Red Sea International Film Festival and Art Jameel announce an archival exhibition presenting Gamal Fahmy’s legacy and a Youssef Chahine film retrospective. The programme invites audiences to discover unique images of the great photographer Gamal Fahmy and rediscover some of the iconic and unmissable titles that came to define the history of Arab cinema.
Coinciding with Hayy Jameel’s one year anniversary, Hayy Cinema, a permanent space developed by Art Jameel, opens to the public from December 6, 2022, during the Red Sea International Film Festival. Hayy Cinema is defined by its unique approach of curated and research-oriented filmic content that intends to nurture audiences with an ethos of curiosity and inclusivity, while furthering research into the history of independent film in the region.
One of the Kingdom’s first centers for independent cinema, Hayy Cinema expands the role of what a cinema can be, serving as a meeting point to watch, learn, exchange, discover and research the vast world of cinema and filmmaking. It includes a 168-seat theatre, a 30-seat community screening room, a multimedia library, and an educational space. Intended as a year-round home for the Saudi film community and local cine-enthusiasts, the cinema is designed by Jeddah-based architectural practice Bricklab, whose design won an international architectural competition run by Art Jameel.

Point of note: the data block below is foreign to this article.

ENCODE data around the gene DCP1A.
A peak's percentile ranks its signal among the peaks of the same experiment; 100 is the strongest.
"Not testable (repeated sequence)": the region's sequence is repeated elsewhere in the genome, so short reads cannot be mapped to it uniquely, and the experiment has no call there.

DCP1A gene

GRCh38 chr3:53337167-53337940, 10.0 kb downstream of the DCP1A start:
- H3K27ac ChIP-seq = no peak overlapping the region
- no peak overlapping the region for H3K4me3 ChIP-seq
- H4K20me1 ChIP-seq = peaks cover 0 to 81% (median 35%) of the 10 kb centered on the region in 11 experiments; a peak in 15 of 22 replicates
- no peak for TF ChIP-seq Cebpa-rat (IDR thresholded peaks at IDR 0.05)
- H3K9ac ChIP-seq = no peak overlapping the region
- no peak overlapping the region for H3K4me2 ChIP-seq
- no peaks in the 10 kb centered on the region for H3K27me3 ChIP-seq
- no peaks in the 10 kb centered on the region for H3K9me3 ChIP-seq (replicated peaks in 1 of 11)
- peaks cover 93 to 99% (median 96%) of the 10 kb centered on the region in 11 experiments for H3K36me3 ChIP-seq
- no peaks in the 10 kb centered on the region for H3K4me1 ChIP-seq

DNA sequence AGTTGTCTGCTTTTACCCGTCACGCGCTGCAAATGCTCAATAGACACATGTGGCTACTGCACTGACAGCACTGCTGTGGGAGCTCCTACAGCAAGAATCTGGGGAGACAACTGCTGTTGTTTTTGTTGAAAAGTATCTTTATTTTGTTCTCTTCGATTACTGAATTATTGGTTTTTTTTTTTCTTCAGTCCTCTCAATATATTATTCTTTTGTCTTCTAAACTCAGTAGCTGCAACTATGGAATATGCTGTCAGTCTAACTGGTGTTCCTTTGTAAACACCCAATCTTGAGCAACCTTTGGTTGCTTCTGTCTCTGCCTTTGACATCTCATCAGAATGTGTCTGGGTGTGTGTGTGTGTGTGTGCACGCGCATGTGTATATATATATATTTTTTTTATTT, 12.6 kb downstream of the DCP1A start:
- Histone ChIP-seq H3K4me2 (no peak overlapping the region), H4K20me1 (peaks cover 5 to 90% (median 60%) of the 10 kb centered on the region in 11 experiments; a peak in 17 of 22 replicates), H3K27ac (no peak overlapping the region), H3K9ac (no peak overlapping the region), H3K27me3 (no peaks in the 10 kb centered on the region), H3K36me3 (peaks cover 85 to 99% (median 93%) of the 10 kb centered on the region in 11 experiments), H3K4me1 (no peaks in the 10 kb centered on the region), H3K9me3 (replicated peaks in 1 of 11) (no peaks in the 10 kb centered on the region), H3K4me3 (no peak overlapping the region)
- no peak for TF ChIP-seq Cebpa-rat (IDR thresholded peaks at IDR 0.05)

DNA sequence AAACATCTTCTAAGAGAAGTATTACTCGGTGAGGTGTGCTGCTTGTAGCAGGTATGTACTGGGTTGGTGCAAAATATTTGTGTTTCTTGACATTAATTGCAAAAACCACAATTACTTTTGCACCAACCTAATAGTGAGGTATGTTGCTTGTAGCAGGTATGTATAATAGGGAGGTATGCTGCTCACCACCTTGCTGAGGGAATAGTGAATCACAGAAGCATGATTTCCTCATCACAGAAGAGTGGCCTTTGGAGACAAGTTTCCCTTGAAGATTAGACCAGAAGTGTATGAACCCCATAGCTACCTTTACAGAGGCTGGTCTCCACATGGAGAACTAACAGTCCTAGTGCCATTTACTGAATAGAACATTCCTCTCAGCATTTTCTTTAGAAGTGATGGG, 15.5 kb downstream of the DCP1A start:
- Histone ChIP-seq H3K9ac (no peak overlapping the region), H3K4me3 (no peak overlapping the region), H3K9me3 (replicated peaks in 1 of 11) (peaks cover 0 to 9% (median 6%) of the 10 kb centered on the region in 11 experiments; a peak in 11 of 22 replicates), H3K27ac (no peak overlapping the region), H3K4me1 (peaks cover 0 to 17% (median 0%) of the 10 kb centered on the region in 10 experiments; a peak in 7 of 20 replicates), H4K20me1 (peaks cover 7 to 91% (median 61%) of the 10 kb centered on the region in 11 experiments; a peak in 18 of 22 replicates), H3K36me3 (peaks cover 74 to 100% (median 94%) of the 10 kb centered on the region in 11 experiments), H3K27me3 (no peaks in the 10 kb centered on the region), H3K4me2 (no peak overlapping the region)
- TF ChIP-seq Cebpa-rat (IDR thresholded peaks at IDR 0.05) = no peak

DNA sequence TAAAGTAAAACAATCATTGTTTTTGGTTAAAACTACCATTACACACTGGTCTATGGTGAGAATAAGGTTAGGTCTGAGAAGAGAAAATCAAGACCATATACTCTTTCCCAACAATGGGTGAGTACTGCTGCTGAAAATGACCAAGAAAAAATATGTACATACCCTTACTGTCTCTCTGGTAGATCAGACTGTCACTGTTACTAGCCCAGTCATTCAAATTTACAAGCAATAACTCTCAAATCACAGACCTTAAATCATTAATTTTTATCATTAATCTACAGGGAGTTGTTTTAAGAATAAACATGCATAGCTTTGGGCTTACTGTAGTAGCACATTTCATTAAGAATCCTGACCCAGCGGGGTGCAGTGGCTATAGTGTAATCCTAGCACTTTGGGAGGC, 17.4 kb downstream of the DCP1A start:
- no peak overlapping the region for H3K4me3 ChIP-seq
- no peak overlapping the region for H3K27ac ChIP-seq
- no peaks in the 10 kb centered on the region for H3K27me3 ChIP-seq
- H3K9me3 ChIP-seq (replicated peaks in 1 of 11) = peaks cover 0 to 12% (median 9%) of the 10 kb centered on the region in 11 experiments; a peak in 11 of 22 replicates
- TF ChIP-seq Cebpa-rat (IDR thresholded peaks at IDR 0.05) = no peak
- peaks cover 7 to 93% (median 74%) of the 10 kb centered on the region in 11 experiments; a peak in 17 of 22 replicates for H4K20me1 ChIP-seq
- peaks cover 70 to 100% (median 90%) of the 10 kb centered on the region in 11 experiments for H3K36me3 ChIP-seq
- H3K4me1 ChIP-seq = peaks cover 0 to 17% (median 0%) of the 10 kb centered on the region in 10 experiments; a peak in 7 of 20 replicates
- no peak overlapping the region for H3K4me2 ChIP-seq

Mohammed Al Turki, CEO of the Red Sea International Film Festival, said: “The opening of Hayy Cinema will bring together communities to engage with film, share ideas, and collaborate on new and exciting projects. The Red Sea International Film Festival is delighted to be working with Hayy Cinema, it provides the perfect opportunity to widen our reach and build our audiences so more people can enjoy all the festival has to offer.”
Fady Jameel, Founder and Chairman of Art Jameel, commented, “We are delighted to welcome the community to Hayy Cinema — designed as a year-round ‘home from home’ for Saudi filmmakers and cinephiles and enthusiasts of all ages. It’s truly a great pleasure for Art Jameel to collaborate with Red Sea International Film Festival on the opening programme and to work so closely together on restoring, preserving and showcasing the archives of Arab cinema’s most defining figures. Art Jameel is dedicated to supporting and complementing the work of our colleagues-in-culture across both the government and private sectors, and the opening of Hayy Cinema is a milestone for us all. We look forward to the breadth and depth of opportunities such collaborations bring about for the community.”
The exhibition of Gamal Fahmy’s work, titled ‘As Seen’ and co-curated by Jeddah-based writer and director Yaser Hammad and Hayy Cinema Senior Manager Zohra Ait El Jamar, is a celebration of Egyptian cinema and culture. Fahmy collaborated with major Egyptian filmmakers, notably Youssef Chahine, Hussein Kamal, Aly Badrakhan, Ali Reda and Said Marzouk. His work was not limited to creating stills of films during shoots, but also behind the scenes photography, photography sessions of filmmakers and actors. His work is an example of great artistic photography, with striking compositions and excellent use of light and shadows. The exhibition runs from December 6, 2022, to March 25, 2023 and is largely drawn from the Red Sea International Film Foundation Archives Collection.